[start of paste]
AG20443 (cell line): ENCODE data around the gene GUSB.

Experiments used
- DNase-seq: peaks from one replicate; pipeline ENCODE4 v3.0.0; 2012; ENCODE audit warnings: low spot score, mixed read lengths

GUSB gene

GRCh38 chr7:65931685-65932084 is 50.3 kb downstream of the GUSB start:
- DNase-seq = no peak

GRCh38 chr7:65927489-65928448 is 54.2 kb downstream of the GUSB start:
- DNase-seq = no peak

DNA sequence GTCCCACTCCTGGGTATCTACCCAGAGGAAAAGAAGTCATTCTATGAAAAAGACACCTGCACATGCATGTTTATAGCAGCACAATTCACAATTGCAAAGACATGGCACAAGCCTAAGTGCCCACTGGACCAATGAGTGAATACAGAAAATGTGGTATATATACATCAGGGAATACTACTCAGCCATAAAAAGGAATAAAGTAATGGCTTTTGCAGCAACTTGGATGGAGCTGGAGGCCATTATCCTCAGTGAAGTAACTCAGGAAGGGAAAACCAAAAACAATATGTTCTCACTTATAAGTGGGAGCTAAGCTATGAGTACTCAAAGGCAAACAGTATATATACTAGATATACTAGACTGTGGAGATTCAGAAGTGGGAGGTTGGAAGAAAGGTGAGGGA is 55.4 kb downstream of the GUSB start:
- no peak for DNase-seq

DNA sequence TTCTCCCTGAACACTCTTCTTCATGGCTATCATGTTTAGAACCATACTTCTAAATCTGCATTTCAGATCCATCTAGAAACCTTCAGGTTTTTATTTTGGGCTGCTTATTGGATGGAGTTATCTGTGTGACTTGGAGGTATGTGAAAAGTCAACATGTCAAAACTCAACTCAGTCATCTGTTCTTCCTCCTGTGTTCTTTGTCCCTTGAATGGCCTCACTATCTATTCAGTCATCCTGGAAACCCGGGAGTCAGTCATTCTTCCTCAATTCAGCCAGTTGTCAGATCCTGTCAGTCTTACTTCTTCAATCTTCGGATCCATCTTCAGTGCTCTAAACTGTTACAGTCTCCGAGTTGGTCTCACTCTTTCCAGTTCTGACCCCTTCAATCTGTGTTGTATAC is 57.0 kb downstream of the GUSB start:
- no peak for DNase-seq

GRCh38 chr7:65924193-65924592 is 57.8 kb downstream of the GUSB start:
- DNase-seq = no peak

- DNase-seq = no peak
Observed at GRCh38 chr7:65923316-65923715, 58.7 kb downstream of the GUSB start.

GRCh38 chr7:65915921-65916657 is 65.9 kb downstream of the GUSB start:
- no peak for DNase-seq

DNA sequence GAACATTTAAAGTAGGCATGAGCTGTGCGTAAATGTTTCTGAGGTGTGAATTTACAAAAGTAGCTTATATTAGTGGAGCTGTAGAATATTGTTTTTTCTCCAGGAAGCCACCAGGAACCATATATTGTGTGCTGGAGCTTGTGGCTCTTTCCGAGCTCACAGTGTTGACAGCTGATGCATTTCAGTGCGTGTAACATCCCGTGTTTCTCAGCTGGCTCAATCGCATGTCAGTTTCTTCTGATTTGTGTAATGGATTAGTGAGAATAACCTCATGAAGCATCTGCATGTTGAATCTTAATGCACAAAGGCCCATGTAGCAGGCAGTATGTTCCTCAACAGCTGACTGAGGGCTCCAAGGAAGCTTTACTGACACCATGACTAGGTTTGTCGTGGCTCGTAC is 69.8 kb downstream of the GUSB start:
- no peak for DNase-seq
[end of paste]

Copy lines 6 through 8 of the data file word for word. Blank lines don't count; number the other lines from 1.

- DNase-seq = no peak

GRCh38 chr7:65927489-65928448 is 54.2 kb downstream of the GUSB start:
- DNase-seq = no peak